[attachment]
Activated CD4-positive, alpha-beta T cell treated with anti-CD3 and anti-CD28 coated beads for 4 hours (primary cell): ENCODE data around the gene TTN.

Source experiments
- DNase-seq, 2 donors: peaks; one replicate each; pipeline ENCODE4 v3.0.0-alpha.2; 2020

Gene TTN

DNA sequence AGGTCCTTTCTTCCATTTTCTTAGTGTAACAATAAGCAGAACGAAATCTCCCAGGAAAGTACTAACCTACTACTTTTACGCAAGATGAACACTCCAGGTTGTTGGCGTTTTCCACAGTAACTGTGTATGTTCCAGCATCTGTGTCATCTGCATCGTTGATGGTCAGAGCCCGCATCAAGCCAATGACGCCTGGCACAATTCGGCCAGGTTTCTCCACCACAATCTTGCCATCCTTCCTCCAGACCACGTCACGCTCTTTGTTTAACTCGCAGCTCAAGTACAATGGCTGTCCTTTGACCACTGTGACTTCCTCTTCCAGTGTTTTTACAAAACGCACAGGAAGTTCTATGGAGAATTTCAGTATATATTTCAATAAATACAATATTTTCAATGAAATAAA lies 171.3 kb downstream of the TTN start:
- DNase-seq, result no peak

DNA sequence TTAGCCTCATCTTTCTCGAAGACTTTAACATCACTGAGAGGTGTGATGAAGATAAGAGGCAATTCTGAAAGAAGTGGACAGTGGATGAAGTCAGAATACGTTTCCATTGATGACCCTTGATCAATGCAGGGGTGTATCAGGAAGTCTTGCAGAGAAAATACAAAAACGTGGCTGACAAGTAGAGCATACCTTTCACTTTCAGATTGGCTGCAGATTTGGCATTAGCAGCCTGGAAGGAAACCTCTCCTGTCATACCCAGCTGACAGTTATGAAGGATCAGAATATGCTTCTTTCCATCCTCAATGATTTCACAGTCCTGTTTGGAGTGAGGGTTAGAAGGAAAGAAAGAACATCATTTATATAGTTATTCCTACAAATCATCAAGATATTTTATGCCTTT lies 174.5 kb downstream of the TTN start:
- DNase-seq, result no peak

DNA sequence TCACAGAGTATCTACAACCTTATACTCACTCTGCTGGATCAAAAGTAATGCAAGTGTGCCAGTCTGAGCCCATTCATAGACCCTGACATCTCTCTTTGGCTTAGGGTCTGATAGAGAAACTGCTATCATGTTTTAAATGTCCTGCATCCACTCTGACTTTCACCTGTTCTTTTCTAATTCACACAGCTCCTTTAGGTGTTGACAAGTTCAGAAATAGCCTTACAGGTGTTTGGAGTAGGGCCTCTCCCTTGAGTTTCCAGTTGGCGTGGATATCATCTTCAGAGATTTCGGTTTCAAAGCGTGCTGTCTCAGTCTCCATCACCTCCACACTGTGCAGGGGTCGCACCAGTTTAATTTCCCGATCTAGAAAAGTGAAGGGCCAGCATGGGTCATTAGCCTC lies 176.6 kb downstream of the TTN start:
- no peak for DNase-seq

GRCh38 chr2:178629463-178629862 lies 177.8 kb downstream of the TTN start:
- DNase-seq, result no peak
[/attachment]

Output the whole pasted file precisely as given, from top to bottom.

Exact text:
Activated CD4-positive, alpha-beta T cell treated with anti-CD3 and anti-CD28 coated beads for 4 hours (primary cell): ENCODE data around the gene TTN.

Source experiments
- DNase-seq, 2 donors: peaks; one replicate each; pipeline ENCODE4 v3.0.0-alpha.2; 2020

Gene TTN

DNA sequence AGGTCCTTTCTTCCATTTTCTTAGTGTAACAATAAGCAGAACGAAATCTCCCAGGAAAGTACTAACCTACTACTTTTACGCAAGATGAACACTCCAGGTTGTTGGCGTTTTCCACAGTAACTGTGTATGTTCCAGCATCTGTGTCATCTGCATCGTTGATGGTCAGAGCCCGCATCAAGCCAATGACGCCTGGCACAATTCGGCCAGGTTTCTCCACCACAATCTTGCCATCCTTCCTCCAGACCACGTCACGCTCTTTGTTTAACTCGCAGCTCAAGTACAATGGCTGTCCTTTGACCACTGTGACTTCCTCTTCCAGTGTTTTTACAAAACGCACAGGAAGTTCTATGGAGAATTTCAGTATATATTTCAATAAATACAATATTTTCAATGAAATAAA lies 171.3 kb downstream of the TTN start:
- DNase-seq, result no peak

DNA sequence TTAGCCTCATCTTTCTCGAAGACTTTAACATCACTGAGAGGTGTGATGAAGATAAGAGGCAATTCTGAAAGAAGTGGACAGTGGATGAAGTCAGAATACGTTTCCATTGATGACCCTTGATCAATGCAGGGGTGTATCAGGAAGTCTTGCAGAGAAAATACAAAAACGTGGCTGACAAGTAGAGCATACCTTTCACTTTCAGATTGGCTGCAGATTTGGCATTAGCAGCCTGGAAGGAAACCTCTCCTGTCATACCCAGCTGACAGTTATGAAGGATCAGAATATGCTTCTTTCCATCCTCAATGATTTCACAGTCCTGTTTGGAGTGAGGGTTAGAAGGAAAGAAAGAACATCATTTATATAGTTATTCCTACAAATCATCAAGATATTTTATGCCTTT lies 174.5 kb downstream of the TTN start:
- DNase-seq, result no peak

DNA sequence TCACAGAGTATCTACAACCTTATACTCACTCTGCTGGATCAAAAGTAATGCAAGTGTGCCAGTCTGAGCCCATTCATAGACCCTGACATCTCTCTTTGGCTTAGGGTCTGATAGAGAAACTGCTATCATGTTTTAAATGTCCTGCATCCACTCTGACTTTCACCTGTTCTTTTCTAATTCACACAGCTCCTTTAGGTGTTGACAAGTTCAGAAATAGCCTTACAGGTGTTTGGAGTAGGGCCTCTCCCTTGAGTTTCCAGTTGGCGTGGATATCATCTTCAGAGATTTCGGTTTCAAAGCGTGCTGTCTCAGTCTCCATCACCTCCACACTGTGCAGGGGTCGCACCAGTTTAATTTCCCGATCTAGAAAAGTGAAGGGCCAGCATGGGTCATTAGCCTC lies 176.6 kb downstream of the TTN start:
- no peak for DNase-seq

GRCh38 chr2:178629463-178629862 lies 177.8 kb downstream of the TTN start:
- DNase-seq, result no peak